Step-Parent Adoption: Do You Need The Birth Parent’s Consent?
For a long time a traditional family considered to be the one consisting of a child, working father and a housewife. Nowadays, with the raise of divorce and also various other social modifications this term became a bit of a misnomer. What hasn’t changed is that strong ties create strong families. For that reason, many couples that have children from previous relationships choose step-parent adoption to reinforce that strength. The main factor to take into consideration is the legal side of this situation.
Family Law and Noncustodial Parents
You may have checked out somewhere else that the birth parent’s permission is always needed to adopt a stepchild. This is not a strict rule, and significantly simplifies the case. While getting the biological parent’s consent might make the adoption process easier, you do have choices if that consent is denied. However, in the majority of such situations in Kentucky you will require the participation of a family law attorney.
The law does acknowledge a biological parent’s legal rights, assuming the parent stands up his/her end of the bargain by taking parental responsibility. If the birth parent keeps a presence in the child’s life, provides the essential (both financial and emotional) child support and also is not abusive, then yes, you need the consent from this person.
Absent and Abusive Parents
Even if a biological parent refuses to consent, you may still be able to break off the relationship legitimately. Family law functions in the interests of your child and enables to remove an absent or abusive parent so that a stepparent could legally seal the role she or he is most likely already playing in your child’s life.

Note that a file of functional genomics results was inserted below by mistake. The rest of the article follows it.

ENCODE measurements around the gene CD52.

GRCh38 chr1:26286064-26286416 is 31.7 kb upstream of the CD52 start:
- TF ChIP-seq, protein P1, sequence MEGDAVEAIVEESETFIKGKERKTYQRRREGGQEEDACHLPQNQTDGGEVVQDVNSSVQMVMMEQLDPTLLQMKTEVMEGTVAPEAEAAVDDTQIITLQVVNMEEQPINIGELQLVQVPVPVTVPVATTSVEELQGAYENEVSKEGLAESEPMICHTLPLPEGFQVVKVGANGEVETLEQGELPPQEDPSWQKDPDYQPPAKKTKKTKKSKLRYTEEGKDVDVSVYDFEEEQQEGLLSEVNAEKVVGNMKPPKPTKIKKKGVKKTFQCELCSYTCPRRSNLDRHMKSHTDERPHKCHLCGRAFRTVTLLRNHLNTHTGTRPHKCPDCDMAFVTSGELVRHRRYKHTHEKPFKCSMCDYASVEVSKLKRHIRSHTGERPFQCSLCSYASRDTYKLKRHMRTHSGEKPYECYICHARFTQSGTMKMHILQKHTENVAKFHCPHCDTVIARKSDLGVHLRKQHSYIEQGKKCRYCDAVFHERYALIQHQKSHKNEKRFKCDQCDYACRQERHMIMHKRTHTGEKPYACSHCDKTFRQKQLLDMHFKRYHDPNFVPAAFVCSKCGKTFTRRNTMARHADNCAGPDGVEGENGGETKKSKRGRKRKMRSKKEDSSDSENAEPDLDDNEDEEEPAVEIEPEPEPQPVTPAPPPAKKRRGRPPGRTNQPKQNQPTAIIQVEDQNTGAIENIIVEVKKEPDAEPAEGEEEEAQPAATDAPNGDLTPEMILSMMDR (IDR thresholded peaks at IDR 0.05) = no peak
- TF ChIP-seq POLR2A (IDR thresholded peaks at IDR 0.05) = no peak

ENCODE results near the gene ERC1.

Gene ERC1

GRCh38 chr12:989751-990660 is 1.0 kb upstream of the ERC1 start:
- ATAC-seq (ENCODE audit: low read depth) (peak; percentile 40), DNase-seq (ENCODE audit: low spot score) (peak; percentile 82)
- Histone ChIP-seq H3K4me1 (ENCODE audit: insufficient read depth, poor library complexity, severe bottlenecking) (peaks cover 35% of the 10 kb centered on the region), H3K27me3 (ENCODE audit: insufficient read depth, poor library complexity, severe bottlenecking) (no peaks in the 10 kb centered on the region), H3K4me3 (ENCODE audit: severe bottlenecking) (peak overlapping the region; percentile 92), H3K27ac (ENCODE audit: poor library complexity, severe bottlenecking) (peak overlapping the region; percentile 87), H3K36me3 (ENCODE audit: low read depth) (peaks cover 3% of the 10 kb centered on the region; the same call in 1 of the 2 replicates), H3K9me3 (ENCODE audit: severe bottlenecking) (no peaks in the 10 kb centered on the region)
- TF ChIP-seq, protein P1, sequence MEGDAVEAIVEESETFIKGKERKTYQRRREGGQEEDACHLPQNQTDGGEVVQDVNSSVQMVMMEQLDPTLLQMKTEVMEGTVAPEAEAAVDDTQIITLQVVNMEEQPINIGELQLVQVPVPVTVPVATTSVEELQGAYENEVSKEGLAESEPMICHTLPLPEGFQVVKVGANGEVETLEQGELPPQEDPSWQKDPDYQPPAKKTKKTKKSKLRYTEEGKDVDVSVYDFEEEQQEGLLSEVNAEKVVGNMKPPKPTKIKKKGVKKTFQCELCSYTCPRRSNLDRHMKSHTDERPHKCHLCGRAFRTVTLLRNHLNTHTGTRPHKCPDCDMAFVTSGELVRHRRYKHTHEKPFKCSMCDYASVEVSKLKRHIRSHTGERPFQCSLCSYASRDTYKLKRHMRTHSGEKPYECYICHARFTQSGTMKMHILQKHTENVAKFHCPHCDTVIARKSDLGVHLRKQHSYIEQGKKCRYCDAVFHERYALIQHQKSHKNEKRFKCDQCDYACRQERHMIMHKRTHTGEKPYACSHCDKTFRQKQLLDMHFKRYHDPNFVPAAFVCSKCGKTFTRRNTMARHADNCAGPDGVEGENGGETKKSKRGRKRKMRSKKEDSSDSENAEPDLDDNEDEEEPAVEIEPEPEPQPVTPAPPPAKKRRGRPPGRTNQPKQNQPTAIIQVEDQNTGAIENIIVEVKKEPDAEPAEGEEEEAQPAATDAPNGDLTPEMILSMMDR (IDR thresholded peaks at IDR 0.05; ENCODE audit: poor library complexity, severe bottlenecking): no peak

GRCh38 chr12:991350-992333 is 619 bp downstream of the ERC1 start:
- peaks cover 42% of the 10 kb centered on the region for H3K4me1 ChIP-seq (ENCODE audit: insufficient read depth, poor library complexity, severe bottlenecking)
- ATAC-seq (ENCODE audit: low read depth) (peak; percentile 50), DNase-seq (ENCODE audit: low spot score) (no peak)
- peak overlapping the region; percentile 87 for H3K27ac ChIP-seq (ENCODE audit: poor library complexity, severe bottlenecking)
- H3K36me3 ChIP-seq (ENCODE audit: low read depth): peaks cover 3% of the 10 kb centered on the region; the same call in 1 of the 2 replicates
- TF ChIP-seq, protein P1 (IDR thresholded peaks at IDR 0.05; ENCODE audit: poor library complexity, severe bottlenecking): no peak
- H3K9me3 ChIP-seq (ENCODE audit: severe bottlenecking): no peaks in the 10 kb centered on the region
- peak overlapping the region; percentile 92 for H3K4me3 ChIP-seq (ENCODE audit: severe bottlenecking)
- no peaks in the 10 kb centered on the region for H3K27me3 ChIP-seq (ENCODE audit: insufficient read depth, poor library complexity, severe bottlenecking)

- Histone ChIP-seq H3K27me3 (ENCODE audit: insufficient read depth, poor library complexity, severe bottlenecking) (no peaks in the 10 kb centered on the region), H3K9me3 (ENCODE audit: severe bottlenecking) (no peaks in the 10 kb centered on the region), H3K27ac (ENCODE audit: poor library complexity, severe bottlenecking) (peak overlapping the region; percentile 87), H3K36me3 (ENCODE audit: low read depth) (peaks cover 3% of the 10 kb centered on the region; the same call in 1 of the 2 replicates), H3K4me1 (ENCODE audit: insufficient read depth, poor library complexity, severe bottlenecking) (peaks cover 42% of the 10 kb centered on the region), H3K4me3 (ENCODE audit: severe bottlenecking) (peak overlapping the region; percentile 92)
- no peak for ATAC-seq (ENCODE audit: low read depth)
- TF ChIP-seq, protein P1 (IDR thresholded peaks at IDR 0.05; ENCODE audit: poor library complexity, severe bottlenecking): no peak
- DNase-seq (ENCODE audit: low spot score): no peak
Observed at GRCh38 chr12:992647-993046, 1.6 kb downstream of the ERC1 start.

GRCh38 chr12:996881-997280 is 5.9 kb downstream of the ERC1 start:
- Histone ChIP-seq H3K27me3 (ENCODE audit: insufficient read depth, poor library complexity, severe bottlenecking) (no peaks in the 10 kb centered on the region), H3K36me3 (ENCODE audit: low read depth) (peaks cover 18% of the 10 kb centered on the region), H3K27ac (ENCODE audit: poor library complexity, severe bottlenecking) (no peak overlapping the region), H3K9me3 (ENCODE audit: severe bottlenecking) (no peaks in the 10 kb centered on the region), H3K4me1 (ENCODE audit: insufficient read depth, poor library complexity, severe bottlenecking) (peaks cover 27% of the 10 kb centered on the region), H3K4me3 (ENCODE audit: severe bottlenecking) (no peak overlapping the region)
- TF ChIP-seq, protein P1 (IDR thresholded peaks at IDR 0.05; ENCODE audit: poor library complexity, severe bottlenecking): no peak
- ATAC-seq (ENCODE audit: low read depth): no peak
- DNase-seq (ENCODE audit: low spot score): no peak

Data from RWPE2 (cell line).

Although state regulations differ, in Kentucky you could typically get the court to recognize abandonment when a child has not had contact with a biological mother or father for 90 days or longer. Financial support plays an important role in this too. Some moms and dads, unfortunately, should be pushed into paying child support by lawful means. In these instances, the biological parent might attempted to hide income or otherwise trick the court system. Also if the parent has made regular child support payments, any previous attempts to prevent those repayments may persuade a court to end parent legal rights. Even if the parent has actually kept in touch with the child, but failed to provide child support ordered by the court for more than a year, numerous courts will be open to lawfully severing the parent-child relationship.
Abuse from the biological parent side could also play a part in the judge’s choice. The purpose of family law is to look out for the well-being of the child. Provided with proof of abuse, a lot of family court judges are most likely to side with the step-parent in matters of lawful custody. Consider working with a family law attorney to help you in confirming abuse or abandonment.
Other Options for Termination of Parental Rights
Birth parents that have not mistreated or abandoned their kids, but who have actually been founded guilty of severe criminal activities, may be in risk of loosing their parental rights unwillingly. Specific crimes suggest to the family court system that the criminal is an unfit parent. This is handled on a case-by-case basis, as well as typically calls for the aid of a Elizabethtown adoption lawyer. According to the Kentucky legislation, the parent consent is also not required if the parent has been convicted of a felony involving serious physical injury to the child.
When To Look For An Attorney
Any of the strategies described over could be pursued without assistance. Nevertheless, a family lawyer that is familiarized with the Kentucky adoption laws could be valuable to help your fostering become legally valid to the family members as well as your stepchild. At Clagett & Barnett, our attorneys have experience handling step parent and second parent adoptions. Contact us today – we would be happy to explain the procedure and answer all of your questions, without cost or obligation.